Williamsburg, Brooklyn, is quite similar in many ways to London’s Hackney where the hipsters hang out. It’s urban, scruffy and full of media types working on ad campaigns and edgy photo shoots. Whereas in Hackney, lots of young women dress as ‘land girls’ (all smocks and 1940s makeup, or their grandmothers’ clothes) and the men dress like Victorian urchins or impecunious chimney sweeps with comedy glasses, it’s a little bit the same thing here – plenty of handlebar moustaches and beards on the blokes, wide framed NHS-style glasses and ramshackle fashions for the ladies. It can be hard work watching and laughing at the hipsters, so when your stomach starts to growl, and you want something that isn’t a bagel or a burger, Saltie is a snack-stop that offers the hungry diner a different sort of sandwich.
This tiny little shop is nothing more than a counter with a small prep area behind it. The menu is short and to the point, with nautical names for the sandwiches such as ‘The Captain’s Daughter’ and ‘Scuttlebutt’. There is nothing much else to buy apart from sandwiches, except for a few cakes, coffee and sometimes ice cream. It’s not a comfortable place – the point is that you get your sandwich and then you go somewhere else to eat it. And don’t ask for your sandwich to be divided in two for sharing – one of the stern counter ladies looked right at me with her laserbeam eyes and said ‘We don’t cut our sandwiches here – they are designed to be eaten as once piece.’ That showed me…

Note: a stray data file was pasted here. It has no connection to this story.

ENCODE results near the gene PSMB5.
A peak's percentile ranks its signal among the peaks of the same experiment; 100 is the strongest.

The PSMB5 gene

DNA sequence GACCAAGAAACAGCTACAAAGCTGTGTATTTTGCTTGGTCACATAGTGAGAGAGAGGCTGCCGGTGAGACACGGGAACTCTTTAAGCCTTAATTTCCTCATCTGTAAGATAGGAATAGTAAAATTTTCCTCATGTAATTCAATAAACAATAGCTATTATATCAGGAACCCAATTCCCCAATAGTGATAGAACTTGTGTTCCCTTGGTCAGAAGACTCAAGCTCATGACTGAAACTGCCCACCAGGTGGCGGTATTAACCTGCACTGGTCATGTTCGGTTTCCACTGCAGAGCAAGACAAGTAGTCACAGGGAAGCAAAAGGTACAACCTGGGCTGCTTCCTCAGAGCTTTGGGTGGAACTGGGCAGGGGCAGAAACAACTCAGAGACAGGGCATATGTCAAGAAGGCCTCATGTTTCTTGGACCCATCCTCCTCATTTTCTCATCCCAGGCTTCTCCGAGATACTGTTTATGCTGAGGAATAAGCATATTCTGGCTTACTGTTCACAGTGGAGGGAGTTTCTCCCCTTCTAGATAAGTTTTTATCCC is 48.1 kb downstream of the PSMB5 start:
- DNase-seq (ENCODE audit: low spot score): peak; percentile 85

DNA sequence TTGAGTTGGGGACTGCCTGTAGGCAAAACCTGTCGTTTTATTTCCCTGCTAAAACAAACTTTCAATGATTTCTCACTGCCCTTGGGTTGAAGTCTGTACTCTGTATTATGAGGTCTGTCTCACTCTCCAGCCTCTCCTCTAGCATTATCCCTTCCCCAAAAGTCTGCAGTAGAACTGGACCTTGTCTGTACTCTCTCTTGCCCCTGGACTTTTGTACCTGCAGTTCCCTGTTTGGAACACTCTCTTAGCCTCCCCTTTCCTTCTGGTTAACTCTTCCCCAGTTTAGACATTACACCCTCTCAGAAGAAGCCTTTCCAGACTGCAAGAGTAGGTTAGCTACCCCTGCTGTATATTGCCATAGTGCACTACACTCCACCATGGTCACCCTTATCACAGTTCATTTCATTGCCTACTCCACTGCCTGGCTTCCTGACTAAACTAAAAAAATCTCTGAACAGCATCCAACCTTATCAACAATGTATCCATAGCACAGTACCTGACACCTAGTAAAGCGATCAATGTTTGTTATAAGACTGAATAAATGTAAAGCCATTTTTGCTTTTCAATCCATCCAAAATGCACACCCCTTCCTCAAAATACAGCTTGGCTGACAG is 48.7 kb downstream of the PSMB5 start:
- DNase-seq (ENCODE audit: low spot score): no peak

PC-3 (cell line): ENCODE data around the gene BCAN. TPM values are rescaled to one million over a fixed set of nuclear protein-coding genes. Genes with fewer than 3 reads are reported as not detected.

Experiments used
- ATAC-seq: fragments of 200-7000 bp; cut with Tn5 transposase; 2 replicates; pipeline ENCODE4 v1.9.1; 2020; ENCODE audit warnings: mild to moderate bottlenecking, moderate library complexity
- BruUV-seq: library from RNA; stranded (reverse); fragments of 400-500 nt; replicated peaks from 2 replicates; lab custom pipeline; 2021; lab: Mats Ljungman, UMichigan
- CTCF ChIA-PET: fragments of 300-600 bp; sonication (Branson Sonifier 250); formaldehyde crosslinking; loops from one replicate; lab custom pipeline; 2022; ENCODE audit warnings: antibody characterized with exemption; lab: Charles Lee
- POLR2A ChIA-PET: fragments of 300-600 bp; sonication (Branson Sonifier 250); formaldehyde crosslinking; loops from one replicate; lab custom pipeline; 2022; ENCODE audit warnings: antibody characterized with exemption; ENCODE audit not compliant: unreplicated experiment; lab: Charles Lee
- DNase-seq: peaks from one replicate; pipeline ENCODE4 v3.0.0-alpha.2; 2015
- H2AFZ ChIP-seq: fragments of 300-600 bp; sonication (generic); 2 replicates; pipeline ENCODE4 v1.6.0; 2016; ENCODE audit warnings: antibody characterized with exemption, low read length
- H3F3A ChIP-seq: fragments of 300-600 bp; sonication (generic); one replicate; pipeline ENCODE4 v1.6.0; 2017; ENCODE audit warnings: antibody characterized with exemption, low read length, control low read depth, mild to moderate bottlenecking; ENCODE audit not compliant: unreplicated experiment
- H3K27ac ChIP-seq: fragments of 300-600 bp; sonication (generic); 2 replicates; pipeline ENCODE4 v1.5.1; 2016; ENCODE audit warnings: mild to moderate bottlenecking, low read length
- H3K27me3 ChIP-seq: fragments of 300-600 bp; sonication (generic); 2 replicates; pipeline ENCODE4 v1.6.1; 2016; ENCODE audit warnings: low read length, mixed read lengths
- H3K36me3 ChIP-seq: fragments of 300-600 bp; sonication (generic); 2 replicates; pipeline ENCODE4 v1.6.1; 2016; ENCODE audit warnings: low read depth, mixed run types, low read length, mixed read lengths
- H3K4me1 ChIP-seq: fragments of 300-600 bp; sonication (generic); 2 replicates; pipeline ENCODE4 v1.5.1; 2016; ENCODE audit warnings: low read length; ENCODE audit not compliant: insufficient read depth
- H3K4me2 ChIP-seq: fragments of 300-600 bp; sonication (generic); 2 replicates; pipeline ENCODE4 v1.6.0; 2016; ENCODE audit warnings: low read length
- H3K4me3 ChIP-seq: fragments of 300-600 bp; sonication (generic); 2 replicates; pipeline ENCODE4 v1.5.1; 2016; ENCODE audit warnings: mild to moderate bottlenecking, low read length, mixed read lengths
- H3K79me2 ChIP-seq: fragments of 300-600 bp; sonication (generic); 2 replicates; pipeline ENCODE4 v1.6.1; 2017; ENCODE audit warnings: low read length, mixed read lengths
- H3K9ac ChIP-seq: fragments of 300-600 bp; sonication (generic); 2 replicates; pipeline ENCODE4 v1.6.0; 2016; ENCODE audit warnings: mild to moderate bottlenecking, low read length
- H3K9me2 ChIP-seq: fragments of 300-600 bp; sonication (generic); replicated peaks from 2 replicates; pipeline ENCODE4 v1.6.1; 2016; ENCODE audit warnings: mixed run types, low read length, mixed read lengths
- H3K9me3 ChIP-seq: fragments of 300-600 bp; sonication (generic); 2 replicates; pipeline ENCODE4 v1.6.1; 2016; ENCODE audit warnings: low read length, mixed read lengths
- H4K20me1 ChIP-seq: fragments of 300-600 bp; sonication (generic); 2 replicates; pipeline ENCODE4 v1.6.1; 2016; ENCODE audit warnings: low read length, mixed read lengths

The counter area – beware, stern ladies dwell behind here:
Ahoy - the menu:
Don’t get me wrong when I say that, at first glance, the sandwich fillings sound a tad offputting. I mean, who would be drawn straight away to fillings such as pickled egg, sardine and beetroot? Urgh! My friend S actually went pale when he read the list of ingredients and said ‘I don’t think I can eat here, I don’t think I can do this’. But the clever thing here is that all the fillings are very well judged in terms of ingredient combinations and really work well together. Just like the name ‘Saltie’ suggests, the sandwich fillings are full of ‘umami’ combinations: fish, eggs and capers adorned with punchy garlicky aioli, or pickles and ham, or Spanish omelette and garlic mayo. Super yum. The bread is a lovely chewy, crusty foccaccia which tastes homemade, and all the ingredients squidge nicely into the bread to create a very satisfying mouthful. These are messy sandwiches – the aioli will run down your chin and you might want to eat it on your own in the privacy of your home. But my God, these are good – and pretty much worth the $10 price tag.
S gets counselling from C in order to get to grips with the menu:
The Captain’s Daughter: sardines, pickled egg, salsa verde, leaves:
Scuttlebutt: egg, cauliflower, pickles, beets, pickles, feta, black olives, capers, aioli: so good that my friend D bought two, so that he had one to scoff in private when he got home.
Other sandwich fillings include ‘Ship’s Biscuit’ – soft scrambled egg and ricotta – and ‘Little Chef’: mortadella, pecorino, green olives and parsley. Certainly not your usual run-of-the-mill tuna mayo or cheese and pickle.
We finished off with some Grown Up Chocolate Chip Cookies that were buttery and delicious, with chunks of bitter chocolate. We ate them too fast for me to take a photograph of them.
Williamsburg, Brooklyn NYC